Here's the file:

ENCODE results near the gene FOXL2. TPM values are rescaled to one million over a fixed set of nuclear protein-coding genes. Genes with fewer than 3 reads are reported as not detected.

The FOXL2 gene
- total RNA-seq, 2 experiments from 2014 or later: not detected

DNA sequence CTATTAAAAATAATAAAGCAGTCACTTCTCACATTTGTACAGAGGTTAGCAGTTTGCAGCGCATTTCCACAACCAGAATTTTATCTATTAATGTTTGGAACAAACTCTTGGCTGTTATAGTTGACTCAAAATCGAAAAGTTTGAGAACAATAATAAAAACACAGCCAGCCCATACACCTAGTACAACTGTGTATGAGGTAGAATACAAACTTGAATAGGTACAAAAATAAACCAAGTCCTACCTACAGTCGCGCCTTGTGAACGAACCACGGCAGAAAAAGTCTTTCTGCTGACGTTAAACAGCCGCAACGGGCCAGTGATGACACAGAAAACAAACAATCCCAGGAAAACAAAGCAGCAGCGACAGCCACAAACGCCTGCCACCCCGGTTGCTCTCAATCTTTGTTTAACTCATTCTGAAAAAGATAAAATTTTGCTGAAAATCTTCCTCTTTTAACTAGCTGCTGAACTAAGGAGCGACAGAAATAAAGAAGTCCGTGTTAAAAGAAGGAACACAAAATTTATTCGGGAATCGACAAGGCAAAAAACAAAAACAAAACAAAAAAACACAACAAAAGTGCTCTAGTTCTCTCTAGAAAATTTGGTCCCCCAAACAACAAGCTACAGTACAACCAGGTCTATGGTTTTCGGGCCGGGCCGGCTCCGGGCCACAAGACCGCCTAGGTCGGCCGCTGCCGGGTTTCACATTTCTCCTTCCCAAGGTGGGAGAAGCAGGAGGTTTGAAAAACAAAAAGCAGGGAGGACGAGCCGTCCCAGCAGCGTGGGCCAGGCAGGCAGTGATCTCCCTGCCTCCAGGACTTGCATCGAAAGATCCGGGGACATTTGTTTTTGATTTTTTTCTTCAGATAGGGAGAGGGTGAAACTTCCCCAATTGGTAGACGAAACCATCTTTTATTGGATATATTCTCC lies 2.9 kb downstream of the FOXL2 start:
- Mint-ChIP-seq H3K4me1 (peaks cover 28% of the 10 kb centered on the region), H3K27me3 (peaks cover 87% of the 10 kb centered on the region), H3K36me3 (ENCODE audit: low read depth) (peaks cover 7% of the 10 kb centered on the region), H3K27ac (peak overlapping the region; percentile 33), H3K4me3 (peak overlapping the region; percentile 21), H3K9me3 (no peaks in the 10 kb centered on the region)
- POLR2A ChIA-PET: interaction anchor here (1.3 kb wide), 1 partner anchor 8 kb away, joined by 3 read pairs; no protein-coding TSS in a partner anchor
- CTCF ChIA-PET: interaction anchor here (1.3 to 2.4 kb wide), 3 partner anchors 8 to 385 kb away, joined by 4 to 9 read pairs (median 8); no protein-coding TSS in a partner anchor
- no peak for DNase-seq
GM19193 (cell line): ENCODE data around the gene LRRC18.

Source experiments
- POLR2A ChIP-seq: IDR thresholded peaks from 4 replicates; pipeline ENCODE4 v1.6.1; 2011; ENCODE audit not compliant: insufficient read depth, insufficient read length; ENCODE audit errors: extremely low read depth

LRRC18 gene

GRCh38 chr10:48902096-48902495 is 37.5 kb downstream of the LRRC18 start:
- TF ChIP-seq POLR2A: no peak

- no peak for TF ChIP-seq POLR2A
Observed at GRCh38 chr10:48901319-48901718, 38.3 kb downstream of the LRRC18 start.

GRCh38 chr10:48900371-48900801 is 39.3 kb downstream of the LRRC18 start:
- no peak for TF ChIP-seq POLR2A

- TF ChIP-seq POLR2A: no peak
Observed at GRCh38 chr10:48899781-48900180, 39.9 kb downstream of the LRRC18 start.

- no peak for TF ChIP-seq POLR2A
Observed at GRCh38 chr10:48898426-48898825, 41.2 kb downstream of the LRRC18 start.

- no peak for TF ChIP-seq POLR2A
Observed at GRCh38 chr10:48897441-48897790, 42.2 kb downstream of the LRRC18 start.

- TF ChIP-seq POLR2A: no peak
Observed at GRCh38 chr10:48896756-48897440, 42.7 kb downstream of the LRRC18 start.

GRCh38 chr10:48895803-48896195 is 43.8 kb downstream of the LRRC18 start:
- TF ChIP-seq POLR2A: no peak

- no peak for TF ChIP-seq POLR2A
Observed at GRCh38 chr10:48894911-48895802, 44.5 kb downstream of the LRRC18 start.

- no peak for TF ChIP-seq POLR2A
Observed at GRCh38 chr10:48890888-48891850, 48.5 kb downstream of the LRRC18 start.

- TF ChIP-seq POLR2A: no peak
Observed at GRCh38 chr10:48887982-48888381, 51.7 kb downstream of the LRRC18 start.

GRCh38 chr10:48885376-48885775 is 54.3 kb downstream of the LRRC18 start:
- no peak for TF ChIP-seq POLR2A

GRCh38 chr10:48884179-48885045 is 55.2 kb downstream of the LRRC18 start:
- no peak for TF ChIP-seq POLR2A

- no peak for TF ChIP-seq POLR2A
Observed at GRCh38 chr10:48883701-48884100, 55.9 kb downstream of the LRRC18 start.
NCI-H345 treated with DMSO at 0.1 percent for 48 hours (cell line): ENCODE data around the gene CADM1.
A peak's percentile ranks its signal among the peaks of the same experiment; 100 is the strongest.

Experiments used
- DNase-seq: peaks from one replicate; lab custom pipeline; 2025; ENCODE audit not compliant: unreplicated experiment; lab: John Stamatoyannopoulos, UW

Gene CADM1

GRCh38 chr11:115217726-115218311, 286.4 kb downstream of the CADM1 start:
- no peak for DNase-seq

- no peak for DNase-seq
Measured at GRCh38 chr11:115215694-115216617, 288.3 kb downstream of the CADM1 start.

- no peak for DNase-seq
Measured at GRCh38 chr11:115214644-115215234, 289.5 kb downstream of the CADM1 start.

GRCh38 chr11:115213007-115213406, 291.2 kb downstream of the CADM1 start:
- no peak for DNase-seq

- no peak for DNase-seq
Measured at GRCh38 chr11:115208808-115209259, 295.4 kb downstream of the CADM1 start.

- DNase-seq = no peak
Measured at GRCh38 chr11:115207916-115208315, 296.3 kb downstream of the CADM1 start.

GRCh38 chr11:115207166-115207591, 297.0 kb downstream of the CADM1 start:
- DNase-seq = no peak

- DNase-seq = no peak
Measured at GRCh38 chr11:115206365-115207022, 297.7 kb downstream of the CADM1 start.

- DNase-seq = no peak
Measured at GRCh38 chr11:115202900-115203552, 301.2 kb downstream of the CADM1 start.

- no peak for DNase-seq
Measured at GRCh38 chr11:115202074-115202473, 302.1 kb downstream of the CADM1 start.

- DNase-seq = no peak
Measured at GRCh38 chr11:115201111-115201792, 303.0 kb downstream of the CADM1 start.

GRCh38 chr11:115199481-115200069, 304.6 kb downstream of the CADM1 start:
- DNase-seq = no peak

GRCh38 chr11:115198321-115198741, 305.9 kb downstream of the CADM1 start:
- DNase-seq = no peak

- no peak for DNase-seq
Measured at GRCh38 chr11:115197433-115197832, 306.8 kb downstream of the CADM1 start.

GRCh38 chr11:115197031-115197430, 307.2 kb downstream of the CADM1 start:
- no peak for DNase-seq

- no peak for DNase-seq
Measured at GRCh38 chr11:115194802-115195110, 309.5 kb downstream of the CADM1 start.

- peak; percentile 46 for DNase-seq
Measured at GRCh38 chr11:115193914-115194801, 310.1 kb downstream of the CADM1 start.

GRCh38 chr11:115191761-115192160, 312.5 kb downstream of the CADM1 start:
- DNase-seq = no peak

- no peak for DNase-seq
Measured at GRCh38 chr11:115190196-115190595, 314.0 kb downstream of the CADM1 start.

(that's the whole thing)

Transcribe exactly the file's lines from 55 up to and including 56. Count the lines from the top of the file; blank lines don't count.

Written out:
Measured at GRCh38 chr11:115208808-115209259, 295.4 kb downstream of the CADM1 start.

- DNase-seq = no peak